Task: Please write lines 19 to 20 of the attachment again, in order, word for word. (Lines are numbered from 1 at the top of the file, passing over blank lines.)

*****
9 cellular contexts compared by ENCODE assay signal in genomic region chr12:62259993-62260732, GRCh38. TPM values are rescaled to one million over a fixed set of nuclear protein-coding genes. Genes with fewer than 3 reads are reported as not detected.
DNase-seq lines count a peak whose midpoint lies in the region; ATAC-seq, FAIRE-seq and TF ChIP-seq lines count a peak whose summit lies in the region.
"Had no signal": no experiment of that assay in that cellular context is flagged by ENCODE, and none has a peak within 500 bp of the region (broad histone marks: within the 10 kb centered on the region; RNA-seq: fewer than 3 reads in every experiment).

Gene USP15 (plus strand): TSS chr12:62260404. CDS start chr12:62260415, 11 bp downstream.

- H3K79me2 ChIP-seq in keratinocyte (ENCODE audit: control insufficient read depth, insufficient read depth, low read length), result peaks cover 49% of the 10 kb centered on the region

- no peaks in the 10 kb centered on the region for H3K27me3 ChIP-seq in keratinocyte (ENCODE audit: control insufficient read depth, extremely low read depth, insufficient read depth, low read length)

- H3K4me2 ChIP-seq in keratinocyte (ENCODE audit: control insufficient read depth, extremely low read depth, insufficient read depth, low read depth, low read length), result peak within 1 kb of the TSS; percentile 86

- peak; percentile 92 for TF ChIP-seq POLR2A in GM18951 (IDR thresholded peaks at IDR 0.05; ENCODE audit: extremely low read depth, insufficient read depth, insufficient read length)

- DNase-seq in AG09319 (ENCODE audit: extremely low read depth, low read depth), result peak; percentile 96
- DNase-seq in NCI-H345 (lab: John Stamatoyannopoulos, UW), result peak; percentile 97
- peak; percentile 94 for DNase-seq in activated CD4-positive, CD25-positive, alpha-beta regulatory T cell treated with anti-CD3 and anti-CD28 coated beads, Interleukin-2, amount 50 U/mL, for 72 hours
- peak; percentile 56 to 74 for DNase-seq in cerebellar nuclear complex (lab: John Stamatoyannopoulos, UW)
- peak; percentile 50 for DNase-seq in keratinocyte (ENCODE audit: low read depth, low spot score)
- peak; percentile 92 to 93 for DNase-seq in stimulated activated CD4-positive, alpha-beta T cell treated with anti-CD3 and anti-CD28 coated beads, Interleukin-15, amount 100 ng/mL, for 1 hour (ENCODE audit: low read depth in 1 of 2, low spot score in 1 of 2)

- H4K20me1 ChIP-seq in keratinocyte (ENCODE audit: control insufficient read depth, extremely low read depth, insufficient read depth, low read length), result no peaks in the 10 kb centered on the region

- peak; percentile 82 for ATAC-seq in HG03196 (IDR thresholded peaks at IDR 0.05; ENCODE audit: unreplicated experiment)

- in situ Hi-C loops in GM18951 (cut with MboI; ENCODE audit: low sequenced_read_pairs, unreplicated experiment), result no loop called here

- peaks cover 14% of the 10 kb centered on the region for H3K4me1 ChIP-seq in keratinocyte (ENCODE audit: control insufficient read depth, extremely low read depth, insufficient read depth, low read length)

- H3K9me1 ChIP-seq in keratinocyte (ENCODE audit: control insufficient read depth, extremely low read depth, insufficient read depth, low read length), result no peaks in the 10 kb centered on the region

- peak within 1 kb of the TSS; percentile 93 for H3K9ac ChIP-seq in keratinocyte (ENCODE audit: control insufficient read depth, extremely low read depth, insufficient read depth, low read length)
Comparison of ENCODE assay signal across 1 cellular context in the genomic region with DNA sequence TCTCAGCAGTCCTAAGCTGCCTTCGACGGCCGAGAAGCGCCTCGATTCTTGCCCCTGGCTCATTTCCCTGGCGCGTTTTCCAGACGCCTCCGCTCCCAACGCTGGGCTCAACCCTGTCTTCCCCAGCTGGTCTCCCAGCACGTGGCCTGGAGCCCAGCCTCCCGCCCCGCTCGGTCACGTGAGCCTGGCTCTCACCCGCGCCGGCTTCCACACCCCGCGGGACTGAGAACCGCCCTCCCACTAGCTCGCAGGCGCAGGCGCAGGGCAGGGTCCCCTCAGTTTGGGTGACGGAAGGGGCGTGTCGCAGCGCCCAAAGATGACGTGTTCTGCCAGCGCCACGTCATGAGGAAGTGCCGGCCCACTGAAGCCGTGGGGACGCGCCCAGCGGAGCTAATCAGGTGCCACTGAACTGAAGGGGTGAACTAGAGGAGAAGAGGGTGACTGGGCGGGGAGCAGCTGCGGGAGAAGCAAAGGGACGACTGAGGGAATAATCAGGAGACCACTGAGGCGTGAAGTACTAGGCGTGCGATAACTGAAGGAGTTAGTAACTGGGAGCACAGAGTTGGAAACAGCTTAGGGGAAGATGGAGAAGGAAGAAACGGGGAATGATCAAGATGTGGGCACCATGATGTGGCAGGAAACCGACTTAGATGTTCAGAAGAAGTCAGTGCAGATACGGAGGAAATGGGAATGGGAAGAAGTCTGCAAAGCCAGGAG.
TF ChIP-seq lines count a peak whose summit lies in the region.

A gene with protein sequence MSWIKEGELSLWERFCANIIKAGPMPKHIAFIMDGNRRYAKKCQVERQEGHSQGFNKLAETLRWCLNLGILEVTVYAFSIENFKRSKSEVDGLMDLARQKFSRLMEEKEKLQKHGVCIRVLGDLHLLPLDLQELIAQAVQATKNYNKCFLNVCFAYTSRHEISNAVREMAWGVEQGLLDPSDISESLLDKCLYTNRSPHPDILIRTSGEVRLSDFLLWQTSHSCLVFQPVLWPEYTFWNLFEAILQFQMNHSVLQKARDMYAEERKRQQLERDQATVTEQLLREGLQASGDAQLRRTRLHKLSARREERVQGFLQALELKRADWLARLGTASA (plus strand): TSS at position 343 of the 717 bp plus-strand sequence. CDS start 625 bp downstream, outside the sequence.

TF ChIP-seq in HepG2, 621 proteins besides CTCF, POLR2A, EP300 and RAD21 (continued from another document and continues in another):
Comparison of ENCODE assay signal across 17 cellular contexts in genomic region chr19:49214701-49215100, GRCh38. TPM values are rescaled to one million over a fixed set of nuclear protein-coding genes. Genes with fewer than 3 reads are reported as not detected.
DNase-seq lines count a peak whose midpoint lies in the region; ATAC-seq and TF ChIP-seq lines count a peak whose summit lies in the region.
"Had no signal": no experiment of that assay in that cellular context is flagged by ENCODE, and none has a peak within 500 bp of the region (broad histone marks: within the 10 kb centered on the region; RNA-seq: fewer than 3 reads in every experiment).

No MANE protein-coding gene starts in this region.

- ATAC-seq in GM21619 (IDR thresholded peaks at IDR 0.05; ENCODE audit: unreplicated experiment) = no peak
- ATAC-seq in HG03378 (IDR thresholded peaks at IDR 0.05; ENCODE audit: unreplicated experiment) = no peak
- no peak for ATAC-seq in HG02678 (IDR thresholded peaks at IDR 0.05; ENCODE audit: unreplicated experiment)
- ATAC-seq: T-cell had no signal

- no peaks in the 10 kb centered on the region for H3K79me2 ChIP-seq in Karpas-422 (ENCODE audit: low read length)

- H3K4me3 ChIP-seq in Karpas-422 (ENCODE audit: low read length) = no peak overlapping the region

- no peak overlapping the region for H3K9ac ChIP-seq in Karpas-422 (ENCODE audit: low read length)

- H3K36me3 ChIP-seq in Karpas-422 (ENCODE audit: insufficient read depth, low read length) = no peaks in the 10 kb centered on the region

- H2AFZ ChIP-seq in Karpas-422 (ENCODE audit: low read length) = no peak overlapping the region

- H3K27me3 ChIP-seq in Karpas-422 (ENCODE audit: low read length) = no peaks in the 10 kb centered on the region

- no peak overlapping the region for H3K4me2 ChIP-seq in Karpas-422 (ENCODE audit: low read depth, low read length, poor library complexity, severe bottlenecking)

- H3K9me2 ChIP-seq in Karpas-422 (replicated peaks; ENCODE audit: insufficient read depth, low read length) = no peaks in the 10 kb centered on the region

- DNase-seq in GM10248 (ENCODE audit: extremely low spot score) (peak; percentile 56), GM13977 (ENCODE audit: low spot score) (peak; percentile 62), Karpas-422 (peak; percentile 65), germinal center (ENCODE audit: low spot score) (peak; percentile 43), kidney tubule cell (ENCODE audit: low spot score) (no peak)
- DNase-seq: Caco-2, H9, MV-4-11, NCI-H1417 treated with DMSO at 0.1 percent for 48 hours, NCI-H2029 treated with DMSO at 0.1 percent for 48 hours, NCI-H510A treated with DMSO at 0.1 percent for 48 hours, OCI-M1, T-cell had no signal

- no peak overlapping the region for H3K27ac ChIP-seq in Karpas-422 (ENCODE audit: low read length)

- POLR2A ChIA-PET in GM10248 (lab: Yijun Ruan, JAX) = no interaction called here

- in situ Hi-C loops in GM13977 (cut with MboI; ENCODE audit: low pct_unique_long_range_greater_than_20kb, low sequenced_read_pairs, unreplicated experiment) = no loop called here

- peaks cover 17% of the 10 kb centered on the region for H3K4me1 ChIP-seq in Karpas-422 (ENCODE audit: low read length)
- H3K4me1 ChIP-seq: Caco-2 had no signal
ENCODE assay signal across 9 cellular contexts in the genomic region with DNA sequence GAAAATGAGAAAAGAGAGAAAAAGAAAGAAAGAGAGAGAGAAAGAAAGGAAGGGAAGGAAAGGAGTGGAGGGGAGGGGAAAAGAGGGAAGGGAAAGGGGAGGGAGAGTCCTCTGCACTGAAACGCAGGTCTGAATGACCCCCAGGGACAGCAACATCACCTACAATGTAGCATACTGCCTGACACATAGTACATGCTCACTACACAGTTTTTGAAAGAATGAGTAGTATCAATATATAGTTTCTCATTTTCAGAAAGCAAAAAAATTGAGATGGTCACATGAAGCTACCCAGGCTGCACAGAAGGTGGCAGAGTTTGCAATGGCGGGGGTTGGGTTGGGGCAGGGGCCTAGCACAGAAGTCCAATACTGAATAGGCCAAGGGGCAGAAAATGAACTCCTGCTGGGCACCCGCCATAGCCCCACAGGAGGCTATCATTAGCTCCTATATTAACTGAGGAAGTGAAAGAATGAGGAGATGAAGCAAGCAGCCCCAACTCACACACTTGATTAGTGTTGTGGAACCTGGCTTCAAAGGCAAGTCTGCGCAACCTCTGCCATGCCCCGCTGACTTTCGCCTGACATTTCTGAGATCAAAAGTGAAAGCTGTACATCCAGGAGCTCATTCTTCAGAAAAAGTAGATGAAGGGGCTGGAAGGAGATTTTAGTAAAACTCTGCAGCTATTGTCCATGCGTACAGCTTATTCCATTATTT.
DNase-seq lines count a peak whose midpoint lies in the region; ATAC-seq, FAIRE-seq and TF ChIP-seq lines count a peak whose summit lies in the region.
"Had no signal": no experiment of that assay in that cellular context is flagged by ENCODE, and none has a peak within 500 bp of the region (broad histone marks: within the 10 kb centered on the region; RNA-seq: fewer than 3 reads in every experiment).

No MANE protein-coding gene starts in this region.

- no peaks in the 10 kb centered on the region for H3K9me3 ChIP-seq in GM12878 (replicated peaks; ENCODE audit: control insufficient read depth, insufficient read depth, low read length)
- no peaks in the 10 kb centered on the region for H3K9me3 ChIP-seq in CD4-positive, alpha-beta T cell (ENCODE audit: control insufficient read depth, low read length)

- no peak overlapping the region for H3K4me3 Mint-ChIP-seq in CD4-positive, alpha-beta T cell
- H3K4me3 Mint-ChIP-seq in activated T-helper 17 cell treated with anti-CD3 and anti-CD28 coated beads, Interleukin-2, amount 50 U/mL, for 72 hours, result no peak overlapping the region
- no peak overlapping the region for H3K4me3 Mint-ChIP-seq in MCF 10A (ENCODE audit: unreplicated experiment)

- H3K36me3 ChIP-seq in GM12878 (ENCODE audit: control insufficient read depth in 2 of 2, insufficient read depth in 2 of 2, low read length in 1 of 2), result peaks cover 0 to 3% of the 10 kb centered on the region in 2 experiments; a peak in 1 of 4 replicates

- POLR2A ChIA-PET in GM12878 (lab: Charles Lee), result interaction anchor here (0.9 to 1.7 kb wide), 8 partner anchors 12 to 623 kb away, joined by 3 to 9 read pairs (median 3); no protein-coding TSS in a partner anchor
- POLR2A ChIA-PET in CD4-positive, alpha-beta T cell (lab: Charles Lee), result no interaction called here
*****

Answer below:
- H3K9me1 ChIP-seq in keratinocyte (ENCODE audit: control insufficient read depth, extremely low read depth, insufficient read depth, low read length), result no peaks in the 10 kb centered on the region

- peak within 1 kb of the TSS; percentile 93 for H3K9ac ChIP-seq in keratinocyte (ENCODE audit: control insufficient read depth, extremely low read depth, insufficient read depth, low read length)